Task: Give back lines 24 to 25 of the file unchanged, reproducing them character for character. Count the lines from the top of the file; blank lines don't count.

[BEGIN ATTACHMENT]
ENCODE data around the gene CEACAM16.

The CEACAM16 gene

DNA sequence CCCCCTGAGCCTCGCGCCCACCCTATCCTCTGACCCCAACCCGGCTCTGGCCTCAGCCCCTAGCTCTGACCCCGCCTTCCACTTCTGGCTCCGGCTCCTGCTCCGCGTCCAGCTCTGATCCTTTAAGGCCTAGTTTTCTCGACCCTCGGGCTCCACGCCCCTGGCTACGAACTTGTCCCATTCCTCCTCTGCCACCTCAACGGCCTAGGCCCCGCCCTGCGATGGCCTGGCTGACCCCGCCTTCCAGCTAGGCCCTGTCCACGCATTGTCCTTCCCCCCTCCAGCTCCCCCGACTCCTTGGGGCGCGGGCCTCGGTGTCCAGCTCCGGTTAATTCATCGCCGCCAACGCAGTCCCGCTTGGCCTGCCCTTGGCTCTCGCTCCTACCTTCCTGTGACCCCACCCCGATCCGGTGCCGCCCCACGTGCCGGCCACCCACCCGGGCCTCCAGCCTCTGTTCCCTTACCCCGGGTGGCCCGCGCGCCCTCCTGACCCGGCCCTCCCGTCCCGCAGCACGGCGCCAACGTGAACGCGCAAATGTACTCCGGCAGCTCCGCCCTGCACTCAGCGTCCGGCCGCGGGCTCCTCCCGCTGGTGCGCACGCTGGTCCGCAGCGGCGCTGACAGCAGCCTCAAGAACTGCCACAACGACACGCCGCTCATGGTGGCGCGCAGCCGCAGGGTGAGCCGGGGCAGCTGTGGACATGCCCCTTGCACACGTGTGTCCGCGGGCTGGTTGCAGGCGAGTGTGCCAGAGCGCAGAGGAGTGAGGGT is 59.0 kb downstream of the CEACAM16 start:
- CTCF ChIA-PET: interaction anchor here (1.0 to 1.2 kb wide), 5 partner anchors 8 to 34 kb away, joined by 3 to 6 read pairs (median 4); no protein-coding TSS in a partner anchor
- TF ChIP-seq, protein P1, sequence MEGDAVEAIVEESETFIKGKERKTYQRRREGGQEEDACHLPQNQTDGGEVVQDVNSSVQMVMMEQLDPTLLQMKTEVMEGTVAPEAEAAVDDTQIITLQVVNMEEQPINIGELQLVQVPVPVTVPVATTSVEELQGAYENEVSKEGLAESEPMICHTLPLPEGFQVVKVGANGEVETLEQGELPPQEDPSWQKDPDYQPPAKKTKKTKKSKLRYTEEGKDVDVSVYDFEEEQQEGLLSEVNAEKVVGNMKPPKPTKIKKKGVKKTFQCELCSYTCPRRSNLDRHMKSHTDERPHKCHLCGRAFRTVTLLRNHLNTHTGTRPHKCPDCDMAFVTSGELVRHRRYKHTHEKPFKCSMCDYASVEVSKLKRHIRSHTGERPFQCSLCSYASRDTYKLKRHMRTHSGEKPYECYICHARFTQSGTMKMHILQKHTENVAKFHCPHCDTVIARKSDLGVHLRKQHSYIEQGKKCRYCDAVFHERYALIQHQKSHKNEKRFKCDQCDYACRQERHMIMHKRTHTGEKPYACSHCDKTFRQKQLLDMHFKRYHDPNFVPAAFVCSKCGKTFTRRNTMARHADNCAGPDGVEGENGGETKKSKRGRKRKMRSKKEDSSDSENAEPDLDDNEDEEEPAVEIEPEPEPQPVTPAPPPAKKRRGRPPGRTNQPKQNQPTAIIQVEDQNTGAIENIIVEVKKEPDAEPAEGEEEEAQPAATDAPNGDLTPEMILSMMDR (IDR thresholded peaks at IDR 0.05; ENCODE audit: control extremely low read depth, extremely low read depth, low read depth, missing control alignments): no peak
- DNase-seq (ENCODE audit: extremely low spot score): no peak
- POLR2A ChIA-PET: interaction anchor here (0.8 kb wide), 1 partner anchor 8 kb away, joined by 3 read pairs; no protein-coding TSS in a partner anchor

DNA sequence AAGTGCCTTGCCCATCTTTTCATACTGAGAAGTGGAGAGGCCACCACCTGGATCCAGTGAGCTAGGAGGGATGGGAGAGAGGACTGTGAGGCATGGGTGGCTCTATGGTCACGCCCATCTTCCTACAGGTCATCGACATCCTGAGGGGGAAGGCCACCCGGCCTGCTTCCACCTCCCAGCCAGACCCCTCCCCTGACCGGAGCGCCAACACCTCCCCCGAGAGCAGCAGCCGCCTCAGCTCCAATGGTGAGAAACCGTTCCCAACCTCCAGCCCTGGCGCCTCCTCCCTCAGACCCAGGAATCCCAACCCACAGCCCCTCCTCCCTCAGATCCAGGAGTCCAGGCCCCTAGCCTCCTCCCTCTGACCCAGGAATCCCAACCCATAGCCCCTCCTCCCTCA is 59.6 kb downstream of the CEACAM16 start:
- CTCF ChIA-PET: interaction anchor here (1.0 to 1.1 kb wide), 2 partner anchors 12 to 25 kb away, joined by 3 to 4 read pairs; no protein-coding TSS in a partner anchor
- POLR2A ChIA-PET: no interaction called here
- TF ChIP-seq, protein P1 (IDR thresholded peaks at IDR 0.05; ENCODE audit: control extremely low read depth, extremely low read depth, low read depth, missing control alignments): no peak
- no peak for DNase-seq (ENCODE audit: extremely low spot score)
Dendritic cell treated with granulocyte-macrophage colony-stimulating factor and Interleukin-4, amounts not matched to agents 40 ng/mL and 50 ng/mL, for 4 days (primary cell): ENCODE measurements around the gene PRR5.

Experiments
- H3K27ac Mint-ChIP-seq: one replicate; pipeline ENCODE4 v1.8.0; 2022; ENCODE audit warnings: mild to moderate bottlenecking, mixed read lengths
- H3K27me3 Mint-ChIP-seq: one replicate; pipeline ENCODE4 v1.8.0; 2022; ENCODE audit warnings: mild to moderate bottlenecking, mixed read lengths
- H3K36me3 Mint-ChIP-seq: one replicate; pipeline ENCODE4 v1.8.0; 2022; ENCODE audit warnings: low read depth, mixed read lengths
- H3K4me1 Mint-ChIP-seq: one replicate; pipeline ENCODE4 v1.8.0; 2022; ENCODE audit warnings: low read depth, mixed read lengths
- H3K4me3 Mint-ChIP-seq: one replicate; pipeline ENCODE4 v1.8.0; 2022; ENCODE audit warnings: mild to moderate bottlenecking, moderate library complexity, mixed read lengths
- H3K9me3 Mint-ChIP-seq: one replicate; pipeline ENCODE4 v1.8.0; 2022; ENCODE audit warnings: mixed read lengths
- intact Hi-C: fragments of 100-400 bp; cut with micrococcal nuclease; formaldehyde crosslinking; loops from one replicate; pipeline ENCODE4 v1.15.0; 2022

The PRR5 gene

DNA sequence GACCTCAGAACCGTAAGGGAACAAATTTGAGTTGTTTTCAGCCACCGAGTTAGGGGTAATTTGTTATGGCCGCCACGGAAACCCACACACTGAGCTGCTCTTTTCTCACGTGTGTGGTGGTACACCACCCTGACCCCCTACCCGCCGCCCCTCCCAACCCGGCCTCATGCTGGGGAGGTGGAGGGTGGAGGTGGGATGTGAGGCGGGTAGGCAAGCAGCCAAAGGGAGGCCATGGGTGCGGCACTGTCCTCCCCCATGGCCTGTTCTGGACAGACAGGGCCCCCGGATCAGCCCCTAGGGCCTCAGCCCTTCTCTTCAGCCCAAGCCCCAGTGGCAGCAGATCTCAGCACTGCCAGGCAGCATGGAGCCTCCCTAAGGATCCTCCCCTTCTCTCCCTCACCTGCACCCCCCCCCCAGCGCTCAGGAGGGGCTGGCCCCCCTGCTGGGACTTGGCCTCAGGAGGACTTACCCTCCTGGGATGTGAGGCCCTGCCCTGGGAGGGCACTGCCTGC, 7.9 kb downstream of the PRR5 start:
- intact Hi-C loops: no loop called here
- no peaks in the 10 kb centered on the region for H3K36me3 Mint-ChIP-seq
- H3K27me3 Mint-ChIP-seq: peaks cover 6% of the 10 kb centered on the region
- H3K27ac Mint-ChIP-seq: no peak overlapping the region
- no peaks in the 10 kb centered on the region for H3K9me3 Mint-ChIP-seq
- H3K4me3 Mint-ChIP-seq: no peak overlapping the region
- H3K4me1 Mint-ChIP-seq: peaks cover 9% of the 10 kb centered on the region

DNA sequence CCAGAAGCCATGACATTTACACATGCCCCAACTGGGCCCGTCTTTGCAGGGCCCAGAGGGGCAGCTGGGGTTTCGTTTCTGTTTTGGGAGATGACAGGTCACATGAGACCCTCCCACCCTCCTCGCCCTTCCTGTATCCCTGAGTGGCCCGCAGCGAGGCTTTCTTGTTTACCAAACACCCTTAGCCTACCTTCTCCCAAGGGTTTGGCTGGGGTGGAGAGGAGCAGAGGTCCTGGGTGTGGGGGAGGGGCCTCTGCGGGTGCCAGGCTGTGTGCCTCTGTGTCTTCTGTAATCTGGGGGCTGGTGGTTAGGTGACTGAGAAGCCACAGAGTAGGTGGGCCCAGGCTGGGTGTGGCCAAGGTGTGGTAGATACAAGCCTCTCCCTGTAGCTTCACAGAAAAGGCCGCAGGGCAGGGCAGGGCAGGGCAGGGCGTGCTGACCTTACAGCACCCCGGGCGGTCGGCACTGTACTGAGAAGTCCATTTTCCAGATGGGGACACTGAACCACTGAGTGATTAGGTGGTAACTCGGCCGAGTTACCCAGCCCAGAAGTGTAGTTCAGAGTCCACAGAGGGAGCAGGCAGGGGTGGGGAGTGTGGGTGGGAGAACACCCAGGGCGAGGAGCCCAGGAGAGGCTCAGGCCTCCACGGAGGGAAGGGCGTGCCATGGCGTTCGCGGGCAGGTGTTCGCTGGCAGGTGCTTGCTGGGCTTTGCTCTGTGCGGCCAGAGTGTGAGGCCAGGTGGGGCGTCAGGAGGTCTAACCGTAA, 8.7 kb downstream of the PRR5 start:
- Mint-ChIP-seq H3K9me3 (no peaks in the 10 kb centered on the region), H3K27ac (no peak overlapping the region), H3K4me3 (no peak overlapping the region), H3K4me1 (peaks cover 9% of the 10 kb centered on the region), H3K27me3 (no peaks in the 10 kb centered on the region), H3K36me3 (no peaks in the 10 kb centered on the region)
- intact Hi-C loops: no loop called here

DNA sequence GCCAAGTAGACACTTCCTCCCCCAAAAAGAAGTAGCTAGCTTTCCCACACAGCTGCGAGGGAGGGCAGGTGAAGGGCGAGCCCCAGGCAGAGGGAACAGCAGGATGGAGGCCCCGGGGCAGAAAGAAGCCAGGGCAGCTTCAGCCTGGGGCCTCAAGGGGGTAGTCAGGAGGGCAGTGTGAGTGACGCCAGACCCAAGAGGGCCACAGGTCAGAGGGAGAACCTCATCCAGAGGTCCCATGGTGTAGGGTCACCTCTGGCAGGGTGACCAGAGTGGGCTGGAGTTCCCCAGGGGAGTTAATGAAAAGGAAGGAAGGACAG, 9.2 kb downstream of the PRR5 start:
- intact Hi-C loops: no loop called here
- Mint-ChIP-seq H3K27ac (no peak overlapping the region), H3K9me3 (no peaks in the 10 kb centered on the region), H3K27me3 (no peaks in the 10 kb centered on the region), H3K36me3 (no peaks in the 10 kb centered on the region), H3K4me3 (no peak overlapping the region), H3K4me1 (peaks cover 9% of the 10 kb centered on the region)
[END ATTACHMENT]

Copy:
- intact Hi-C loops: no loop called here
- no peaks in the 10 kb centered on the region for H3K36me3 Mint-ChIP-seq